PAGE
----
I have a doubt regarding the relationship between domains inside of networks and website domains. Websites domain have to be purchased, one goes to one domain registrar, looks to see if the desired domain is available and if available it is possible to purchase the right to use it for a certain period of time. So if one is building a website and wants the website to be found as www.mycompany.com it goes there and purchases the domain mycompany.com.

Now I'm starting to study about Windows Server and Active Directory and there is the idea of domains also. As I understood, forests are security boundaries that isolates AD objects and domains are namespaces inside those forests. So the root domain is used to identify the forest.

Now I've seem people naming those domains like website domains. So for example: mycompany.com could be used. Now this raises some questions:

  1. To use a domain in a forest one needs to purchase the right to use it at a registrar?

  2. One needs to check the availability of the domain on the internet before using it on the forest? What happens if I use the domain mycompany.com and it is already used?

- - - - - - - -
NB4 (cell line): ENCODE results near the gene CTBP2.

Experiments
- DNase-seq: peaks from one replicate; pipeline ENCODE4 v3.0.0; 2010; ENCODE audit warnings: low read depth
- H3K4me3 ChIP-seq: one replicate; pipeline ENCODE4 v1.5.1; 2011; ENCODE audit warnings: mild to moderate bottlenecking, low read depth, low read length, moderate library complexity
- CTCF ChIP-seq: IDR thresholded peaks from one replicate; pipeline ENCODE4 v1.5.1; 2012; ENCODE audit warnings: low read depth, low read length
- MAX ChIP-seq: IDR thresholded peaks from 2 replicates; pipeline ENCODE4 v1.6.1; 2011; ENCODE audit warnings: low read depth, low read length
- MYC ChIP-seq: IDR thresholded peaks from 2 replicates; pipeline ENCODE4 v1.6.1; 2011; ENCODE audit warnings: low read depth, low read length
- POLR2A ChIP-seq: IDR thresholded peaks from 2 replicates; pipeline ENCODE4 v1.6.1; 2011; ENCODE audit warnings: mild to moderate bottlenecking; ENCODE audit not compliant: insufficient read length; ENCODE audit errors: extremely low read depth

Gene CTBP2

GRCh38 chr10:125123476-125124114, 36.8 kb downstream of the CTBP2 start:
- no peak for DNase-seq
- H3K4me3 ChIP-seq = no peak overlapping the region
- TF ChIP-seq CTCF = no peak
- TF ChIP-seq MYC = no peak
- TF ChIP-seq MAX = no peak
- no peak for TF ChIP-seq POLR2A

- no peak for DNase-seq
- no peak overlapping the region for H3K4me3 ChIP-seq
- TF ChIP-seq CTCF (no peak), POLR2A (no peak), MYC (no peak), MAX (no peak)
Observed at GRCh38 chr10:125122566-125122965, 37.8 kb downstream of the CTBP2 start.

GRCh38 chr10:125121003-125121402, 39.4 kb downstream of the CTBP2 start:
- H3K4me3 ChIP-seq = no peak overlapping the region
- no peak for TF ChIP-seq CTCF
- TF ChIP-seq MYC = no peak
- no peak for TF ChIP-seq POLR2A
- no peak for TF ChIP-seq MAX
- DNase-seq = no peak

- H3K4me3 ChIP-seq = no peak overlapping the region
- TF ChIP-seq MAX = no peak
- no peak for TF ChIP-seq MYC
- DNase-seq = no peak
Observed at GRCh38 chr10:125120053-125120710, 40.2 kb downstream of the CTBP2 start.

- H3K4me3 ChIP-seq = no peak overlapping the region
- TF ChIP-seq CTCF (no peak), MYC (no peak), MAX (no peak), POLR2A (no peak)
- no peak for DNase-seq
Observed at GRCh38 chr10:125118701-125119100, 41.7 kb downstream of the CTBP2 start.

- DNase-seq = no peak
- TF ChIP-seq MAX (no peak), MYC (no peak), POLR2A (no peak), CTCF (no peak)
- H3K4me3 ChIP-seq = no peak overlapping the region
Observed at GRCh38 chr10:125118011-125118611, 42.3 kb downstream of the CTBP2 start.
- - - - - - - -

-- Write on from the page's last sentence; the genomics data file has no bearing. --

So what is the relationship between those website domains we purchase at registrars and these forest domains we use internally at a network?


When building an Active Directory server, you can name the domain whatever you like. There's no actual requirement to match it up with a web domain; nor are you required to purchase that web domain.

The conflicts that potentially arise are a matter of DNS lookups. For example, if you build an Active Directory domain and call it apple.com (yes, you could actually do this), and someone within the domain tries to go to www.apple.com, then their computer will look for a web server within the local network that is named "www". Computers on your domain assume that all the other computers are called computername.apple.com. When it can't find "www" within the domain then it assumes it doesn't exist. To deal with that you would have to manually add "www" to the DNS which points at the actual internet www.apple.com.

The same thing can happen even if you own the web domain. If you own companyname.com, and you use that with your Active Directory domain, then you'll have to add a DNS entry of "www" to point at your own company's external website.

There may be some debate on the matter, but I think that it's best to have your local domain use something like .internal (some people use .local, but that conflicts with Apple's Bonjour protocol). This will prevent the conflicts mentioned above.

  • 2
    Nah, don't use .internal. Use a domain with a "real" TLD and then delegate a subdomain to your AD DNS services. ad.example.com or the like. – EEAA Apr 25 '15 at 2:56

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